Taking the lead on the rye flavour and sour beer of this ‘cocktail’ we work with rye whiskey and a reduced cherry lambic ale to produce a cocktail not far from character in what a manahttan delivers. 

Mimbo or Bombo

Two varieties of the same drink. A healthy dose of New England or, if you had the coin, West Indian rum, brown ‘loaf’ sugar and water would give you a Mimbo. If you were feeling flush, you could go one step further and splash out on some nutmeg shaved over the top to create a Bombo.

The elements we wanted to incorporate into this beverage were the spice, the sweet and the rum. It ended up being more of a rum gimlet, incorporating aromatic spices such as pink peppercorn and then a honey & mango cordial for the sweet contribution.


Before punch you had grog. Following the establishment of the British empire in Jamaica, rum replaced beer as the Navy’s ration, half a pint in the morning and a half again in the evening. Grog aimed to make the rum ration stretch a little further by adding double the amount of water as spirit, some sugar, fresh lime and sometimes spices such as cinnamon if available. Grogshops were a common occurrence throughout New England, all with their take on the recipe.

British Royal Navy Battleship HMS Renown, daily life on deck, sailors serving out the Grog. At sea, date not given. (Photo by Arkivi/Getty Images)

Inspired by the Junglebird cocktail which incorporates all the parts of a rum punch (i.e. a grog) plus Campari for extra complexity. The version we created uses a combination of Jamaican rums, amaro and tropical fruit juices. 


A refreshing blend of spruce beer (pine), molasses and dark rum. Spruce beer was a method of brewing when hops were not available, commonly seen alongside birch beer. Sometimes simply called a ‘Bogus’, it was popular with colonial-era sailors and usually served warm.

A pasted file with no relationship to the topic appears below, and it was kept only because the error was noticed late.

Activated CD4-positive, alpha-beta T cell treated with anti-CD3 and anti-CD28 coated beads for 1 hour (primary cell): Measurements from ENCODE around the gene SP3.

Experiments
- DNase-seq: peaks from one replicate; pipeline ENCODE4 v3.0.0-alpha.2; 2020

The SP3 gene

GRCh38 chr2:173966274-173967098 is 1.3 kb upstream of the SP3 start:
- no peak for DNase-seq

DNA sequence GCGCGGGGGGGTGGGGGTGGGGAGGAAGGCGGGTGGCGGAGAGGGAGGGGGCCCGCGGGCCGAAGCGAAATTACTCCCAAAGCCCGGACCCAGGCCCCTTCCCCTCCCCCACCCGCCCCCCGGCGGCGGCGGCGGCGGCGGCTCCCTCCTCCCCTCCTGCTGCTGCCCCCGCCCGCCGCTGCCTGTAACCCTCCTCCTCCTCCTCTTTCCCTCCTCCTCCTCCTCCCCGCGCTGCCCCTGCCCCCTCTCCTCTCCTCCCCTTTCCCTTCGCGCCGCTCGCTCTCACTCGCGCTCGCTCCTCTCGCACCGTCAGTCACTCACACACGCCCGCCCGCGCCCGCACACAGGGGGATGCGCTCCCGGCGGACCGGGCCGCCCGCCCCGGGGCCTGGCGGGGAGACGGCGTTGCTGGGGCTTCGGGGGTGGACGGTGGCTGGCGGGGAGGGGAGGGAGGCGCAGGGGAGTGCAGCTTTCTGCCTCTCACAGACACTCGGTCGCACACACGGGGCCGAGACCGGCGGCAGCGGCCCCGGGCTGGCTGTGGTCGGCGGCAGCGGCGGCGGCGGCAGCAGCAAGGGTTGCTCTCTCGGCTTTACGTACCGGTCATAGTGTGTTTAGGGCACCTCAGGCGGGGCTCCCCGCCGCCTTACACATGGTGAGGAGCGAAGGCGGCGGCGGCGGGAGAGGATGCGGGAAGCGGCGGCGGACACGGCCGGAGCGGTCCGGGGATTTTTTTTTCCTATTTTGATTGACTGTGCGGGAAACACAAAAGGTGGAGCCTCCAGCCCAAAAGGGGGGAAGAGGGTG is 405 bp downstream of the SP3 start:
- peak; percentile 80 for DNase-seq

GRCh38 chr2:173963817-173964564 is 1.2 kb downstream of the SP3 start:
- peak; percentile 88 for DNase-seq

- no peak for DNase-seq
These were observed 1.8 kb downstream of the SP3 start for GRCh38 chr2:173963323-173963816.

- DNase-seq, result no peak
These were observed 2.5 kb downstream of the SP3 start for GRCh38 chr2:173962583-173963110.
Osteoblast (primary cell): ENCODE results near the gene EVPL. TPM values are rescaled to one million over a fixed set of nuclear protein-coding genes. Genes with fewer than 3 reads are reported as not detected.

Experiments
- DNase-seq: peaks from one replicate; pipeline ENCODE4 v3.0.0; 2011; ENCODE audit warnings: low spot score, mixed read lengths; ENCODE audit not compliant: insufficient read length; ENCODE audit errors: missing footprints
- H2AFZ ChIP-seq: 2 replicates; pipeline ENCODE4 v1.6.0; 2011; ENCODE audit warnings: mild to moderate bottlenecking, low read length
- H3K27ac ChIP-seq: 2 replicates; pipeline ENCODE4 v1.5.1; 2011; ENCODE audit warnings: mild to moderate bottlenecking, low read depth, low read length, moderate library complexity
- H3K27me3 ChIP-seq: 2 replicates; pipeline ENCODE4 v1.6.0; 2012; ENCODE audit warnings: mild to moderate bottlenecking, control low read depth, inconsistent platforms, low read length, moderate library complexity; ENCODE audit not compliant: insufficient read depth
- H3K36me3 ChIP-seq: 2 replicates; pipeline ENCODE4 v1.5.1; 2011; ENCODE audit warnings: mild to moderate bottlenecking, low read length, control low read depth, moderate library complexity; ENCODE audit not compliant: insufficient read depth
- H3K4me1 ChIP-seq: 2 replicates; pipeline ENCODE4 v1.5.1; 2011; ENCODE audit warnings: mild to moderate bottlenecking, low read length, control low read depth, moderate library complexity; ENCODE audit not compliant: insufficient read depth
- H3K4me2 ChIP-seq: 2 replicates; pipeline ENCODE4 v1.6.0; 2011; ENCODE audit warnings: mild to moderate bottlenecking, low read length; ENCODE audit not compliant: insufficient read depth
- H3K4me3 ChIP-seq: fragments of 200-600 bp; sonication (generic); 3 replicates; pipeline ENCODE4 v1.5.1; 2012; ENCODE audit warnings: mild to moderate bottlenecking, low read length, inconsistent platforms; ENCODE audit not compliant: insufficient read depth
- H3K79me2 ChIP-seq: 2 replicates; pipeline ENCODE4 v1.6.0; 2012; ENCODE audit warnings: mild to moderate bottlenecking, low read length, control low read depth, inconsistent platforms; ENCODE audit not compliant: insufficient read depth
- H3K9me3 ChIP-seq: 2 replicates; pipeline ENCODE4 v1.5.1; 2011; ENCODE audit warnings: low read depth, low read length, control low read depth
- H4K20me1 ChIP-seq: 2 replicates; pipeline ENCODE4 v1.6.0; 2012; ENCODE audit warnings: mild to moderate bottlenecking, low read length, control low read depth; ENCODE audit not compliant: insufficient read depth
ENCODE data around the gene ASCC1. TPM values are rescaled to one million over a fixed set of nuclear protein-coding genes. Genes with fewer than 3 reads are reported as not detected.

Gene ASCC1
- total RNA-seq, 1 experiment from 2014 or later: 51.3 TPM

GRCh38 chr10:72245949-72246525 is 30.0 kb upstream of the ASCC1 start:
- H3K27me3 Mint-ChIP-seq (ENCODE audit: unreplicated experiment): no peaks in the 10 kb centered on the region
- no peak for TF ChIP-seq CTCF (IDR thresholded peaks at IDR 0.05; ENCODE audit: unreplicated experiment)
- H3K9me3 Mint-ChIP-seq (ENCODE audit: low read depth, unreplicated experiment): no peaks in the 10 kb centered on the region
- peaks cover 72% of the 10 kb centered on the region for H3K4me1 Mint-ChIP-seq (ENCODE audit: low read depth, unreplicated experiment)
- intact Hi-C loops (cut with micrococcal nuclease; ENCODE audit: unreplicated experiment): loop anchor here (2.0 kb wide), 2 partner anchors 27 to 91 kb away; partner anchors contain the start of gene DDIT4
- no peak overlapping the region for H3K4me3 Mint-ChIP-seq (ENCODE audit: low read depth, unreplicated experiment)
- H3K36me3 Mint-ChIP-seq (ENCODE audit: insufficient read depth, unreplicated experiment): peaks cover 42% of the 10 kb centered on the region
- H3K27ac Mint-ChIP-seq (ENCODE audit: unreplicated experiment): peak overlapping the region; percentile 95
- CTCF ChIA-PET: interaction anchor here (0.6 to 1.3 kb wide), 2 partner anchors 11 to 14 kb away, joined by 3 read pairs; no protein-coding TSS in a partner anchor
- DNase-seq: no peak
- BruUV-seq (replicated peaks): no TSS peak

Rather than pine beer we made our own pine liqueur and blended it with tequila to create a margarita twist. Pink grapefruit juice was then added to continue the refreshing nature of this cocktail. 


The roots of this drink stretch back to medieval France; unaged brandy would be added to pressed wine juice and then combined with cherry or peach kernels, lemon peel and sugar. There were many variants on the recipe including juniper, cocoa nut Seville orange, orris root or coffee beans as substitutes. 

It made sense to turn this into a sidecar variation (Brandy’s answer to the margarita). Peach aperitif wine is paired with Cognac, lemon and orange flower water. 


Some of the earliest concoctions of mixed drinks came from the monasteries, where monks would mix honey, spices and wine to create more palatable solutions. One of these was appropriately called a Bishop and would incorporate port, roasted lemon studded with cloves and mixed with spices.      

We serve this cocktail with seasonal twists, simplistic in style but with depth of flavour. In Winter it combines sloe gin, a ruby port reduction and rosehip wine. For Summer we blend a rhubarb gin, white port and elderflower wine. 

To check out our full cocktail menu, check out the link below

Blind Tyger Cocktail Menu